Wills, Tax & Trusts
Inheritance Tax Planning
Inheritance Tax (IHT) is charged at a rate of 40% upon your death, over and above the available Inheritance Tax nil-rate band. However, this liability may be significantly reduced through the use of Inheritance Tax allowances and appropriate planning.
You may make unlimited gifts to individuals throughout your lifetime. These are known as Potentially Exempt Transfers (PETs). Provided you survive a period of 7 years from the date of the gift, the transfer will be exempt and fall outside your estate for Inheritance Tax purposes. If you should die within the 7 year period, the failed PET will eat into your Inheritance Tax nil-rate band. Once the nil-rate-band has been exhausted, the balance will be taxed at 40%, and there will be no nil-rate band available for your remaining estate. Therefore, timing is crucial.
You can transfer assets out of your estate onto a protective Trust, such as a Discretionary Trust, for the benefit of named beneficiaries. You can ensure you still retain control of your property, investments, farm or business, though the ownership is in the hands of others – the Trustees. The Trustees may include members of your family and/or your professional advisors. Settling assets onto a Trust is similar to making a Lifetime Gift. If you survive seven years, the value of the assets will fall out of your estate for Inheritance Tax purposes, provided specific criteria are met.
Agricultural and Business Property Relief
Inheritance Tax reliefs are available for business owners and farmers, on their property, premises and assets. However, these reliefs are not only available to those with farms or businesses; certain shareholdings can qualify for Business Property Relief (BPR), provided that you hold the shares for at least two years. These will typically be investments in companies that are not listed on any stock exchange, or shares in qualifying companies listed on the Alternative Investment Market. It should be noted that not every interest in a business will have the benefit of BPR. A business which only generates investment income will not attract BPR. This will therefore exclude residential or commercial property letting businesses.
Some buildings, land, works of art and other objects can be exempt from Inheritance Tax, particularly if they are of historical interest. The condition is that they are properly looked after and made available for the general public to view throughout certain times of the year.
Every individual is entitled to gift up to £3,000 each tax year, free of Inheritance Tax. You may utilise any unused annual allowance from the previous tax year, up to a combined allowance of £6,000. In addition to the annual allowance, gifts of up to £250 may be made to any number of persons. If the gift exceeds £250 in value, then it will form part of the £3,000 allowance. In addition, in some circumstances, for example marriage, gifts up to a certain value are exempt from Inheritance Tax.
Gifts out of Income
It is possible to make gifts free of Inheritance Tax if they are made out of income surplus to your normal expenditure. It is important that the gifts adhere to the strict guidelines laid out by HM Revenue & Customs. Amongst other requirements, these gifts must be made on a periodic basis, and we would strongly advise detailed records are kept of these payments.
Gifts between spouses are exempt from Inheritance Tax. Furthermore, the second deceased spouse will be entitled to utilise the unused nil-rate band of the first deceased spouse. This is known as the transferable nil-rate band.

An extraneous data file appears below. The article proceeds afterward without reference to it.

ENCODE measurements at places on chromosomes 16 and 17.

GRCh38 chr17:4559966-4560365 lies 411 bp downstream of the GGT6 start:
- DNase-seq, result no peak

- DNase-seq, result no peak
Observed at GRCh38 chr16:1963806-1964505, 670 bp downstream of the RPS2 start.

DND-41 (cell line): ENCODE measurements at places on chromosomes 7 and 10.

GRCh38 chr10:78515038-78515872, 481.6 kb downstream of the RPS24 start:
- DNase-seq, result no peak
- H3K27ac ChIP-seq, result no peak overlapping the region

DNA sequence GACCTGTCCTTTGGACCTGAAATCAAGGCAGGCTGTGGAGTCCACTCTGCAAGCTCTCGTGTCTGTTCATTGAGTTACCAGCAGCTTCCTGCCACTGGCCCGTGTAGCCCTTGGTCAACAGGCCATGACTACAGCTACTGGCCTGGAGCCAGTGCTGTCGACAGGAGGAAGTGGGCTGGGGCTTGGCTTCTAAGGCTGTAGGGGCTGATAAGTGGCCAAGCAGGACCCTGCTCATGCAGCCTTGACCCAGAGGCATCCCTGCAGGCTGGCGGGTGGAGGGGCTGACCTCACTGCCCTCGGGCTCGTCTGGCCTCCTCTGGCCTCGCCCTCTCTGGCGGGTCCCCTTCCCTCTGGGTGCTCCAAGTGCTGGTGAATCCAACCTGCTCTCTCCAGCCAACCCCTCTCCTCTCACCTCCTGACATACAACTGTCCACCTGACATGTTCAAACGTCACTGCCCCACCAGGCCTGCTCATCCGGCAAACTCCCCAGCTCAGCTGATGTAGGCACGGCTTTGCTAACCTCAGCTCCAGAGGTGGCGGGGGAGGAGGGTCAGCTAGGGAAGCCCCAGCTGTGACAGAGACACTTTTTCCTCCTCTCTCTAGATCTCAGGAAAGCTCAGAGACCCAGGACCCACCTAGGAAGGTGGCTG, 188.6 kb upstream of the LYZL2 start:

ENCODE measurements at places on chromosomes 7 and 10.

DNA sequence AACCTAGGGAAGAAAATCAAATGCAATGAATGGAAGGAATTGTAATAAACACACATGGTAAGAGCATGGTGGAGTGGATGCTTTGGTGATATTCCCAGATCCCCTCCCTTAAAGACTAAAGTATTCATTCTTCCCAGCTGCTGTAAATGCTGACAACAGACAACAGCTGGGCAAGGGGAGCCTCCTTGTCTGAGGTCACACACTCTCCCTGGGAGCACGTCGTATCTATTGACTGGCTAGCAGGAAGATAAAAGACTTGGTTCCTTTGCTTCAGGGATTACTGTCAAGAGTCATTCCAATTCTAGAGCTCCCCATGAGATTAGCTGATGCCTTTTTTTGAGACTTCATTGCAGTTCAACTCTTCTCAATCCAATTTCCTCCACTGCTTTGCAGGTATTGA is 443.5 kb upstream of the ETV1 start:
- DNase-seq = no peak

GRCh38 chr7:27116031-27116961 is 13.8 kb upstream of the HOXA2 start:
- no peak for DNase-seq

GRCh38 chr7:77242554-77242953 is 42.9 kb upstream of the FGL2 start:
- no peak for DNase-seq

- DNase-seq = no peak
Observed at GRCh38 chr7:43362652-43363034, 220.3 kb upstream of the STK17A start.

Gifts to registered charities, sports clubs and the main political parties are exempt from Inheritance Tax. If you leave 10% of your ‘net’ estate to charity upon your death, a reduced rate of Inheritance Tax at 36% will apply to the taxable estate.
How We Can Help
This is only a brief overview of the exemptions available. We suggest you seek professional advice before undertaking any IHT planning. We have a wealth of expertise available to advise families, business owners and farmers regarding the best approach to Inheritance Tax planning and the practical steps to mitigation.
Contact one of our Private Client lawyers now on 01823 337636 to see how we can help you mitigate your liabilities through the use of various exemptions outside of the IHT threshold. Alternatively, completely the form below and we will contact you.
Request A Call Back
Find An Everys Expert
Find the right member of the Everys team that will help you every step of the way
Careers at Everys
We currently have a vacancy for a secretary with commercial property experience and an interest in farming and rural affairs for our Taunton office. This is a full-time vacancy. We are looking for an organised individual with previous commercial/conveyancing...
EXETER OFFICE We currently have a full-time vacancy for an experienced Family Secretary in our Exeter office. Our Family Department has a highly regarded childcare team and specialists dealing with a broad range of work including advice on divorce, separation,...
By Preparing for your divorce appointment – what do I need to bring with me? In order to assist clients with their initial divorce and finance appointments, I thought it useful to list some of the things that would be helpful for the solicitor to have at...
By Update on remote signing and witnessing of wills Following on from our recent article on remote signing and witnessing of wills, we want to offer an update now as a result of the new law being in place. The technical bit A change to the Wills Act 1837...
DASLS Mediation Panel was delighted to put on a Mediation training event for the Exeter University Law Students on 8th October 2020. In a change to last year’s offering with delivery on campus and in person, this year it was conducted entirely by Zoom! Despite a...